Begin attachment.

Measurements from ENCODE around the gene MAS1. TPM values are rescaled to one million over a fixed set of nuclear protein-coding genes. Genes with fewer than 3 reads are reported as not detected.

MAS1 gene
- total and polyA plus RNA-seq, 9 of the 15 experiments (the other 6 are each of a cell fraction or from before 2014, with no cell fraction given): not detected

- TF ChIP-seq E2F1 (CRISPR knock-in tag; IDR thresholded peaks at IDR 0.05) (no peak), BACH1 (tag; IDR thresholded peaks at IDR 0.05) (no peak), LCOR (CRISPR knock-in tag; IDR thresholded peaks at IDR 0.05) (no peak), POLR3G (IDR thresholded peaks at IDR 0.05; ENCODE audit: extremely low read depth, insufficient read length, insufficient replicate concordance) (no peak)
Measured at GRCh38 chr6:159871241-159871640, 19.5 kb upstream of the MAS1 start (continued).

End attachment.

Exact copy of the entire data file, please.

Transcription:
Measurements from ENCODE around the gene MAS1. TPM values are rescaled to one million over a fixed set of nuclear protein-coding genes. Genes with fewer than 3 reads are reported as not detected.

MAS1 gene
- total and polyA plus RNA-seq, 9 of the 15 experiments (the other 6 are each of a cell fraction or from before 2014, with no cell fraction given): not detected

- TF ChIP-seq E2F1 (CRISPR knock-in tag; IDR thresholded peaks at IDR 0.05) (no peak), BACH1 (tag; IDR thresholded peaks at IDR 0.05) (no peak), LCOR (CRISPR knock-in tag; IDR thresholded peaks at IDR 0.05) (no peak), POLR3G (IDR thresholded peaks at IDR 0.05; ENCODE audit: extremely low read depth, insufficient read length, insufficient replicate concordance) (no peak)
Measured at GRCh38 chr6:159871241-159871640, 19.5 kb upstream of the MAS1 start (continued).